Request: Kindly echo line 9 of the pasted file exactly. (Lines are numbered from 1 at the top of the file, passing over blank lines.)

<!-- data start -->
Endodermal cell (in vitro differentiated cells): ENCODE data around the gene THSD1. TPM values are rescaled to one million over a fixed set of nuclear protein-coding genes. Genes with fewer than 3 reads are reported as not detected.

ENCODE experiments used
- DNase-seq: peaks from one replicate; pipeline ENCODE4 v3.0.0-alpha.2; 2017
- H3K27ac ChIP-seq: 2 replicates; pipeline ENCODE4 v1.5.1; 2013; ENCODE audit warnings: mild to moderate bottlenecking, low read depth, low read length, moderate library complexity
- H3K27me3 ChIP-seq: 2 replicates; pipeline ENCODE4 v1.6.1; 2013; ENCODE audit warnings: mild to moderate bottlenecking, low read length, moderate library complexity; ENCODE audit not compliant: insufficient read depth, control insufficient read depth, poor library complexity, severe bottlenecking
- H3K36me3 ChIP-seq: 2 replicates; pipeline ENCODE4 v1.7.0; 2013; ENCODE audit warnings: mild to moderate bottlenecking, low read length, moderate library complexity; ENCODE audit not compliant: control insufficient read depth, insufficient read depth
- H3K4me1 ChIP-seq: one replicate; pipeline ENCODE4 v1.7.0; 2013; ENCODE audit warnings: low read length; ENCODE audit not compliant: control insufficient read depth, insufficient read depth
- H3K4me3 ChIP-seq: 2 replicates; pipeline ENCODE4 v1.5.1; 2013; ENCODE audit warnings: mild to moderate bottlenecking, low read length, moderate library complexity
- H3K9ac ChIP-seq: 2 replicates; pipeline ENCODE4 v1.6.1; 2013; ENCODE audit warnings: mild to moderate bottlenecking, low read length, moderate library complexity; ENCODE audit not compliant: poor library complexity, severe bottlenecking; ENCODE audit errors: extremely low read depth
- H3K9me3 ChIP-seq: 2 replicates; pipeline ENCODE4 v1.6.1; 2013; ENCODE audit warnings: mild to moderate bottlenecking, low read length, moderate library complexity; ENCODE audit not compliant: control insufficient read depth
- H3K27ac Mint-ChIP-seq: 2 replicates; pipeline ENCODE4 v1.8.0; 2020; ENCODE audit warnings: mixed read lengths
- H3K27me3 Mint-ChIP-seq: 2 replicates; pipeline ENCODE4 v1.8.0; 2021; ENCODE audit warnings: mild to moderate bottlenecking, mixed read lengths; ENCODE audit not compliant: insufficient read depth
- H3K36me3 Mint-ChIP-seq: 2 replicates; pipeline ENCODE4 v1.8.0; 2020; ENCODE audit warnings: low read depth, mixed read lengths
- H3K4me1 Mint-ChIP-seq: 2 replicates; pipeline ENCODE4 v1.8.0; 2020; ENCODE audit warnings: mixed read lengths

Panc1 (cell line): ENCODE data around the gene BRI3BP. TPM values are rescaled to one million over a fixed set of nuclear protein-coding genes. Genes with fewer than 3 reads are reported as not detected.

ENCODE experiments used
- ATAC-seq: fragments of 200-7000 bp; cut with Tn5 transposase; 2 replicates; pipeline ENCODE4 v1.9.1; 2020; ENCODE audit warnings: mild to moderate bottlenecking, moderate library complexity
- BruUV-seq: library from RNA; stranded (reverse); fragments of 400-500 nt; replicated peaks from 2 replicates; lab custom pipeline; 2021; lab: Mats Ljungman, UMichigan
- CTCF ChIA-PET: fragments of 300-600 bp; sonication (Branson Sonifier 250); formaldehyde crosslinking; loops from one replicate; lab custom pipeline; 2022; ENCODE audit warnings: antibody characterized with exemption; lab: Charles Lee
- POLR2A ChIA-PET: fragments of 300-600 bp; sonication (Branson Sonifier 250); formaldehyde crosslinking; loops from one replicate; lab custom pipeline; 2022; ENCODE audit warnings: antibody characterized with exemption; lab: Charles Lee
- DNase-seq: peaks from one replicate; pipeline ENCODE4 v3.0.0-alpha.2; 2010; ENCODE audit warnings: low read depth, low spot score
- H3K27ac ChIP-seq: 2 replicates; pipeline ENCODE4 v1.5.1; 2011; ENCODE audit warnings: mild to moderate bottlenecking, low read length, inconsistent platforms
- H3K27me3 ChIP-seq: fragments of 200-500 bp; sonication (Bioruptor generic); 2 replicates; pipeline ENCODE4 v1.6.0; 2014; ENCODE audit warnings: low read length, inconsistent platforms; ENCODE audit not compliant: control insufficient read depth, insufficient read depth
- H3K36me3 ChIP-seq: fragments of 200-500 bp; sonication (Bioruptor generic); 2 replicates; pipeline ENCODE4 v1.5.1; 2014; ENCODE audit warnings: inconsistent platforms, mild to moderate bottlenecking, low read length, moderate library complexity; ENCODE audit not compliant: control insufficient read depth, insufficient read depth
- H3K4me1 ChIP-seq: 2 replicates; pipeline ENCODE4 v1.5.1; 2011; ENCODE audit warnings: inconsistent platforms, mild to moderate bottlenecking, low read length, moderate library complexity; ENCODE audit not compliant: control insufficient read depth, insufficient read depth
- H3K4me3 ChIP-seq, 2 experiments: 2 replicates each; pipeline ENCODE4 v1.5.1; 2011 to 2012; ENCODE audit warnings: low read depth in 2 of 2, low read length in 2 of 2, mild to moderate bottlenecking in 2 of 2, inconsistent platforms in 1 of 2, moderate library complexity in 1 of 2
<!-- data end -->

- H3K9ac ChIP-seq: 2 replicates; pipeline ENCODE4 v1.6.1; 2013; ENCODE audit warnings: mild to moderate bottlenecking, low read length, moderate library complexity; ENCODE audit not compliant: poor library complexity, severe bottlenecking; ENCODE audit errors: extremely low read depth